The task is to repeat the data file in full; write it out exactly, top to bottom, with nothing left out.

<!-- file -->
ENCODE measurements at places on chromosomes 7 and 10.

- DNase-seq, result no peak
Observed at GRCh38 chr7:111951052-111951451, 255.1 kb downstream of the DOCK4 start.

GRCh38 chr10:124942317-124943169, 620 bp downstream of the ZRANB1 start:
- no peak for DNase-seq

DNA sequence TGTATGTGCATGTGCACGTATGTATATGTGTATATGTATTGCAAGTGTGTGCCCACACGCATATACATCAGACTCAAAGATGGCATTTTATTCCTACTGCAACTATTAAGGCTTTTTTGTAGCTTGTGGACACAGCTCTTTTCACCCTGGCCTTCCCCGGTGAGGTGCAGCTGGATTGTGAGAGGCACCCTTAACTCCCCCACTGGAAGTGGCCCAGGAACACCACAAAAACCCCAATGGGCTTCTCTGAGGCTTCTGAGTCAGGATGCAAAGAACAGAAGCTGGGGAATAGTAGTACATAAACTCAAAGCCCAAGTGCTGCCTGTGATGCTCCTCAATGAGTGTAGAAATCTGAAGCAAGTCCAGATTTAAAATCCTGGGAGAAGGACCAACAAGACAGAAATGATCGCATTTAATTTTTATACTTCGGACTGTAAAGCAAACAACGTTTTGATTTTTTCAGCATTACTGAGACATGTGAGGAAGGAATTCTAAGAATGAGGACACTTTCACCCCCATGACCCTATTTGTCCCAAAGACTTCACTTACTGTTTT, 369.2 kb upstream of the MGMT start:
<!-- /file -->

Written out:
ENCODE measurements at places on chromosomes 7 and 10.

- DNase-seq, result no peak
Observed at GRCh38 chr7:111951052-111951451, 255.1 kb downstream of the DOCK4 start.

GRCh38 chr10:124942317-124943169, 620 bp downstream of the ZRANB1 start:
- no peak for DNase-seq

DNA sequence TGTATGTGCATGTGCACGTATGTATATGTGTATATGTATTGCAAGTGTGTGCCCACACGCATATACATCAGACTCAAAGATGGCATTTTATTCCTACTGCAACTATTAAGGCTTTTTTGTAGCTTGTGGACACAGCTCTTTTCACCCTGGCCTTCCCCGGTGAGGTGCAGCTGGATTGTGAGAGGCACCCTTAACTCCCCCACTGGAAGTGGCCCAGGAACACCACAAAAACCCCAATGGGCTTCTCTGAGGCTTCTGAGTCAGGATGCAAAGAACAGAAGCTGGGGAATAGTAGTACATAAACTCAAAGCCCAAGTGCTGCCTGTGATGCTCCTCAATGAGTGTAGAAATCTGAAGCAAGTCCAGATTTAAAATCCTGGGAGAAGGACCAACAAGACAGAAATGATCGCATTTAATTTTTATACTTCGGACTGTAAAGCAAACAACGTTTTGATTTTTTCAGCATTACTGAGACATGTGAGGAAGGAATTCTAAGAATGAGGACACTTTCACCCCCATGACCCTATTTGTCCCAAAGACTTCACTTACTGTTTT, 369.2 kb upstream of the MGMT start: